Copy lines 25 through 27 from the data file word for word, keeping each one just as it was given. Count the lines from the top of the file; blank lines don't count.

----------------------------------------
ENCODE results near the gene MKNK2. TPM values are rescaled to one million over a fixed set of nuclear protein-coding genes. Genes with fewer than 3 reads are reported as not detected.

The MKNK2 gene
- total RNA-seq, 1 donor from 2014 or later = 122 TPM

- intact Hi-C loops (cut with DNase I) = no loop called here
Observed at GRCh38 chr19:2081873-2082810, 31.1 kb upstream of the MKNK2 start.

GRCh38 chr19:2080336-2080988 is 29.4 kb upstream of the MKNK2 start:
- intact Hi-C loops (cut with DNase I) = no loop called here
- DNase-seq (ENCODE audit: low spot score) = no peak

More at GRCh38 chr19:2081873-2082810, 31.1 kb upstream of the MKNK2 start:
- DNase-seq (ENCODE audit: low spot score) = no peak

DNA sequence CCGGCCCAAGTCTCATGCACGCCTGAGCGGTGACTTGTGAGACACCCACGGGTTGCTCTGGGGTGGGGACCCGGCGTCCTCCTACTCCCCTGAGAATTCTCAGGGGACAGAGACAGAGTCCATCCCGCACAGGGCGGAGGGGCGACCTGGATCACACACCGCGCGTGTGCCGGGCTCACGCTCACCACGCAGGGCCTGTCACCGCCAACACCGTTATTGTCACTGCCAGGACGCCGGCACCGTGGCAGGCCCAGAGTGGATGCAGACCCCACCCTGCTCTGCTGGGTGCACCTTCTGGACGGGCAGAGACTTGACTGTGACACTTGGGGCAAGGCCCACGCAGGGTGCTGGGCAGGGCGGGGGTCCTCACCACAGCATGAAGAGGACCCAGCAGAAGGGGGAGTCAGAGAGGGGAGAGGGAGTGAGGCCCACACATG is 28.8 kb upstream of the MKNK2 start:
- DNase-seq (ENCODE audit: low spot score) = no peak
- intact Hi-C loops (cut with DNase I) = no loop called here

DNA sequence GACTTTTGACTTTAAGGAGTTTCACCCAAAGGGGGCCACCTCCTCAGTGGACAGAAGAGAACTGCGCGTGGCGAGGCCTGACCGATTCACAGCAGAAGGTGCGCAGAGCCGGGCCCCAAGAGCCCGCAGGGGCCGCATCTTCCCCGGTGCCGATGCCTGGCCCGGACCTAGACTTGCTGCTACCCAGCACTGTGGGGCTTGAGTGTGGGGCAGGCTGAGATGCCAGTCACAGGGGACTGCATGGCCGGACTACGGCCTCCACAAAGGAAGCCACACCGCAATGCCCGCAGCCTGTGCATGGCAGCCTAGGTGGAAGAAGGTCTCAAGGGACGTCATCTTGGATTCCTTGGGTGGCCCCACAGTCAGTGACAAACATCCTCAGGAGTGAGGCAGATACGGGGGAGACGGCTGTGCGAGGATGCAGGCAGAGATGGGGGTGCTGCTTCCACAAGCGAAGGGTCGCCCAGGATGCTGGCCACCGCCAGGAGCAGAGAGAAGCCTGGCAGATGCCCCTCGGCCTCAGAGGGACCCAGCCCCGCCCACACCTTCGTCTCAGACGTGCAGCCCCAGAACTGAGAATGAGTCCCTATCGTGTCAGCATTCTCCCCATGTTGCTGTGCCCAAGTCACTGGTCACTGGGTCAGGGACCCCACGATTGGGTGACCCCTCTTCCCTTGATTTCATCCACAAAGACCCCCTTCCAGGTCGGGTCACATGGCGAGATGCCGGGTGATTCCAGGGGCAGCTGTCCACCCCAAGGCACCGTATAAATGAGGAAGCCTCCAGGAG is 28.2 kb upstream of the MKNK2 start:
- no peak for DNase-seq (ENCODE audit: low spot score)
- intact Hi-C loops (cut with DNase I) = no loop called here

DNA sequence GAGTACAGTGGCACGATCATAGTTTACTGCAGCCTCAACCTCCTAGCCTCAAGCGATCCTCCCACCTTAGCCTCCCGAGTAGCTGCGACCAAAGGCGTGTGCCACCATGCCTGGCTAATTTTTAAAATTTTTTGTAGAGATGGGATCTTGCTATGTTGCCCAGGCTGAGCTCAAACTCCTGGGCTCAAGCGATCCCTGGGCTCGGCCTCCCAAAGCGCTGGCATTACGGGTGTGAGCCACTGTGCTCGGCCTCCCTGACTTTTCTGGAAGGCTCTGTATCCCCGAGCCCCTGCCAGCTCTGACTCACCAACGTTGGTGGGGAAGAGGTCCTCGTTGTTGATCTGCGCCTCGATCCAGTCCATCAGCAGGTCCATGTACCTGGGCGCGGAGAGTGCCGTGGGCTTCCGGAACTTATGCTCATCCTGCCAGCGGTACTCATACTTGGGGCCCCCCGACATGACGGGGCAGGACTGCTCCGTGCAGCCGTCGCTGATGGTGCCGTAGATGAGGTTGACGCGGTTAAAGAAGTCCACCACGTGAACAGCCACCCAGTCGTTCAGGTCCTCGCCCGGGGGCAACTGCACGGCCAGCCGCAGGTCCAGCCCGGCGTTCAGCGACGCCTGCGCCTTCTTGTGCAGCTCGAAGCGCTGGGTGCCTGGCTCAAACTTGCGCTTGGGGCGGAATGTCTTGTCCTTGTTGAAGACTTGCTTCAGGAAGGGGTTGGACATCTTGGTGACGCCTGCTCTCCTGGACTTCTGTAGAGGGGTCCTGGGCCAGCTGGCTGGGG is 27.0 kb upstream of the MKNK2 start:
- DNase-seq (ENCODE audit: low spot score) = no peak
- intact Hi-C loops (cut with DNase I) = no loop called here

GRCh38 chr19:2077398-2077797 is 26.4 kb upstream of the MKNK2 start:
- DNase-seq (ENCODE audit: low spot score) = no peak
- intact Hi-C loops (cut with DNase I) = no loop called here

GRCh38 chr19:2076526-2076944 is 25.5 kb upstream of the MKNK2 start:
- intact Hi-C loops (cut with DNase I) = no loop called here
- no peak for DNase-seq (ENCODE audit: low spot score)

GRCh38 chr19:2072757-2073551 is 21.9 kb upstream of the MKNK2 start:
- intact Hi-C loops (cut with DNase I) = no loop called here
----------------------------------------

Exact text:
- no peak for DNase-seq (ENCODE audit: low spot score)

GRCh38 chr19:2072757-2073551 is 21.9 kb upstream of the MKNK2 start:
- intact Hi-C loops (cut with DNase I) = no loop called here